In foodservice and safety, gloves are typically only used when touching prepared food, but some restaurants are going the extra mile with regular glove use. Should you choose to encourage staff, consider the example of The Select in Sandy Springs, GA, which has servers wear different-colored gloves every time they return to a table. The “wardrobe change” lets patrons know that they’re prioritizing safety and taking the extra steps.
These safety precautions are a lot for restaurant owners and staff to take on, but it’s a temporary necessity in our current environment. Should someone at your restaurant test positive for COVID-19, transparency is your best option. Let customers and staff know that you’re shutting down to deep clean for a few days. It’s a difficult situation, but if handled correctly, it shouldn’t impact your business negatively in the long run.
The Masked Server
Service with a smile has long been the mantra of the foodservice industry. Food conveys connection, warmth, and love. So taking away or “hiding” that smile behind a mask is a tough pill to swallow.
One restaurant in Atlanta, Ray’s on the River, has worked with staff on voice intonation. Masked faces are hard to read and may even be tough to understand. Servers must annunciate clearly and speak slowly in an upbeat tone to patrons. Help them learn how to “smile with their voice” by smiling behind the mask as they talk.
Clear face shields are another possibility but must provide enough coverage to be protective. Look for face shields with full head wraps or look for masks with clear windows in the front. These masks were developed for those who rely on lipreading for communication, but they can also help servers who want patrons to see their smile. When customers see a friendly face, it puts them at ease and allows them to enjoy their dining experience.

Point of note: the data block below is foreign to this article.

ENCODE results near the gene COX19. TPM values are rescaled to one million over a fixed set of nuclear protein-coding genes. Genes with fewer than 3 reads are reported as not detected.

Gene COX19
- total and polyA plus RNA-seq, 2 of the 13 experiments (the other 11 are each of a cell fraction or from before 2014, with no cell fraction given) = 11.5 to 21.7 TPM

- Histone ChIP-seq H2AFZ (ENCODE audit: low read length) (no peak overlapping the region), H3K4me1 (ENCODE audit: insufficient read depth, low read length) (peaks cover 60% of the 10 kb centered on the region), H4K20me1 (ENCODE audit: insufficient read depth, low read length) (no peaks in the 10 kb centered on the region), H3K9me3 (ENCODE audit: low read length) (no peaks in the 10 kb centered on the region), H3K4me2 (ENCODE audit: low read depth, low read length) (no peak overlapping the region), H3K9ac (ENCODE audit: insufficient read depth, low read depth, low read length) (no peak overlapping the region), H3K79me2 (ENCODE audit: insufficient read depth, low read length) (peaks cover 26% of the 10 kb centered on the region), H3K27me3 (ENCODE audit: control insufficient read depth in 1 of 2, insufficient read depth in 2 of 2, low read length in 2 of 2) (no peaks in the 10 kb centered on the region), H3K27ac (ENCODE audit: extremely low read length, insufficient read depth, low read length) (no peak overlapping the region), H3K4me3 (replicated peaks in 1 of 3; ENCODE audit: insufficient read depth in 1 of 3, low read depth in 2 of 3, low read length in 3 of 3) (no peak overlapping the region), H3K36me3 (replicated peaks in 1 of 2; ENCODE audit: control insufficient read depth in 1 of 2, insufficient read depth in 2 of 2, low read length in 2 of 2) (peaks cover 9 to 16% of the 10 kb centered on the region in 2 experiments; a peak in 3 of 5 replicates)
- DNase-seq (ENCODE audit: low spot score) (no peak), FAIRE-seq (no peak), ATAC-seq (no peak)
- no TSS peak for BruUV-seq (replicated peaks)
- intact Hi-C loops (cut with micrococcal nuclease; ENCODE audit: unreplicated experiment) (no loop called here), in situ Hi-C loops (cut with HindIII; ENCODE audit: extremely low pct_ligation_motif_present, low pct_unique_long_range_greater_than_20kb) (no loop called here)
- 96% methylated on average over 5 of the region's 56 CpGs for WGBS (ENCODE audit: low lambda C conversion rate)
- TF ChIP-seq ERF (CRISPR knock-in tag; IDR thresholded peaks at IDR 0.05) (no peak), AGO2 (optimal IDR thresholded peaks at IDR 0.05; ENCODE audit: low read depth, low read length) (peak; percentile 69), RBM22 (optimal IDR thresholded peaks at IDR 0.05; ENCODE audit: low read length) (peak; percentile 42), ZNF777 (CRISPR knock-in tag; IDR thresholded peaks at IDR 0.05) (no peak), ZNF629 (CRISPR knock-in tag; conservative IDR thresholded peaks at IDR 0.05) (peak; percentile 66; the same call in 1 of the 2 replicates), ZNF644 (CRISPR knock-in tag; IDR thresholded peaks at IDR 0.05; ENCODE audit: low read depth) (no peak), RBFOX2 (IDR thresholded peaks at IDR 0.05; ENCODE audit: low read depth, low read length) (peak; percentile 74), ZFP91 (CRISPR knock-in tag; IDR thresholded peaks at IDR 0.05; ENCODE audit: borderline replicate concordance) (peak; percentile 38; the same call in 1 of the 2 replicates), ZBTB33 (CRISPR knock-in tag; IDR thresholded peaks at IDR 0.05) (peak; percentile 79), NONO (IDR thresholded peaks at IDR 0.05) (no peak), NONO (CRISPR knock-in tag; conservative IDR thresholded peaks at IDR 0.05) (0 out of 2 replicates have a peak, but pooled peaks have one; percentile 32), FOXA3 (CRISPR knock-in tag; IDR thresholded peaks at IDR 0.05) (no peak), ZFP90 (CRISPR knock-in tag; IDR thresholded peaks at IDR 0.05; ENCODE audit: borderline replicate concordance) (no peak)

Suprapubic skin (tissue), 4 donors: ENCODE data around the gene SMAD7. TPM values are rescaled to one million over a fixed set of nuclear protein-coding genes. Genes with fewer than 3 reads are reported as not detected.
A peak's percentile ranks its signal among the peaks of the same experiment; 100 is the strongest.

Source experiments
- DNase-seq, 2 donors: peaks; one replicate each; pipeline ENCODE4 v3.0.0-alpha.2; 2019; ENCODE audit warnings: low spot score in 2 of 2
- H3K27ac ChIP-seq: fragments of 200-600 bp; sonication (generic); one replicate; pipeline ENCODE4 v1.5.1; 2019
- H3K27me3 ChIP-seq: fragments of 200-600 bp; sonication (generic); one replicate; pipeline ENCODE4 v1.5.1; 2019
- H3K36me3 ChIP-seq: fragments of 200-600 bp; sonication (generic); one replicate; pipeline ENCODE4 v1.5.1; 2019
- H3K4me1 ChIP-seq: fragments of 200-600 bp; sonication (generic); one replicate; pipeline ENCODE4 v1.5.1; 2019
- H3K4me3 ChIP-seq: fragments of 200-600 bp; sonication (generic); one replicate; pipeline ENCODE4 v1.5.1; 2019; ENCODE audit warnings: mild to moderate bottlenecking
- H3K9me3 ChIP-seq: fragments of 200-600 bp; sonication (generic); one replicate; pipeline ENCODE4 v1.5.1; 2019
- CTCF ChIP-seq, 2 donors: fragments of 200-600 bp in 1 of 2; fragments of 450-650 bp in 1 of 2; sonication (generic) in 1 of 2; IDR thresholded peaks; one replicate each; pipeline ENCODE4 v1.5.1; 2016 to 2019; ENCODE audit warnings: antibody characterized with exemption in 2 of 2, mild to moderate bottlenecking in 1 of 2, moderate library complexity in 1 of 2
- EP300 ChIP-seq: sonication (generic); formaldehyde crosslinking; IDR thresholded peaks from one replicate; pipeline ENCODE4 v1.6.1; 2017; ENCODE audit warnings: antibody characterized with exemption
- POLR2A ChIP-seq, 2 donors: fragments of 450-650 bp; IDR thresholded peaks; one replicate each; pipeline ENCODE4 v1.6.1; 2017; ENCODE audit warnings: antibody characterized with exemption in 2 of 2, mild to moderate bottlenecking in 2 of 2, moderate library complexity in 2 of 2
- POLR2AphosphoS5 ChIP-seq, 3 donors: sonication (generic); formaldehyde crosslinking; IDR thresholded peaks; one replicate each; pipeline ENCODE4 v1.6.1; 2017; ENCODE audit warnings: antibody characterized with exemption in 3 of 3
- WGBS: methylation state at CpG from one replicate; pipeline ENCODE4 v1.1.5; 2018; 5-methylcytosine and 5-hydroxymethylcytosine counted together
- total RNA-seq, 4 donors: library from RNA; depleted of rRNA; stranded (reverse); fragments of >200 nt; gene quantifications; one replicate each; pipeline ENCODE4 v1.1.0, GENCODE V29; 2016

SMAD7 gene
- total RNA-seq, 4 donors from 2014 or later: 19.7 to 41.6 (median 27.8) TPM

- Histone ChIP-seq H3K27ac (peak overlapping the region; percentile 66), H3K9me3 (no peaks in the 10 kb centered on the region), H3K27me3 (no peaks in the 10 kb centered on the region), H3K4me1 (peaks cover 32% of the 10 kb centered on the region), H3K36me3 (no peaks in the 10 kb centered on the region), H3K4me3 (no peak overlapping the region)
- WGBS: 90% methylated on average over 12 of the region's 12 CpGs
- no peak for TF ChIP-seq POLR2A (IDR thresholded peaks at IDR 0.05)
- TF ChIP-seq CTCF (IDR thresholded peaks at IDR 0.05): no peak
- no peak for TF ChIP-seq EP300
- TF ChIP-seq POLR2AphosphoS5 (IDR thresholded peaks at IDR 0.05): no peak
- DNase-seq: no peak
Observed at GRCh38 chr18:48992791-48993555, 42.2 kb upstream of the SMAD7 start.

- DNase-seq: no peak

As Bill Kohne, co-owner of Hugo’s Tacos in California explained to USA TODAY simply: face masks “aren’t a choice. This isn’t company policy, this isn’t a belief of mine or anybody else that masks are good. It’s part of a public health code.” This is part of our new normal for the time being, so we have to figure out how to make it work.
Dealing with Not-So-Friendly Situations
By now, if you’ve spent any time on social media, you’ve likely heard a horror story of someone berating a server or customer service representative over mask use. In stressful situations and uncertain times, people often have a short fuse and may take it out on the staff. Unfortunately, when enforcing the mask rule, you and your team may encounter customers who may be angry, belligerent, or even violent.
The front-of-the-house staff has had to shift into becoming mask-enforcers. Where they may have faced an occasional upset customer in the past, these vital workers are becoming more and more exposed to dismissive, aggravated, and angry people, which can be very stressful for everyone.
As the restaurant owner, it’s essential to take time to brush up on communication training with your staff. Check out restaurant resources for best practices and review them with your servers. It’s also crucial to check-in regularly and be there for your team who may need extra emotional support during this time. Staff and other customers trust you to ensure the mask guidelines are followed and your restaurant supports that protocol.
The co-owner of Frasca Food and Wine in Boulder, CO, Bobby Stuckey, explained to his staff, “Every person is on a different point on the bell curve of COVID-19 stress levels, and they need to adjust to those.” Remind staff that it’s important to be empathetic and understanding to customers right now (but also support your staff and have their back)!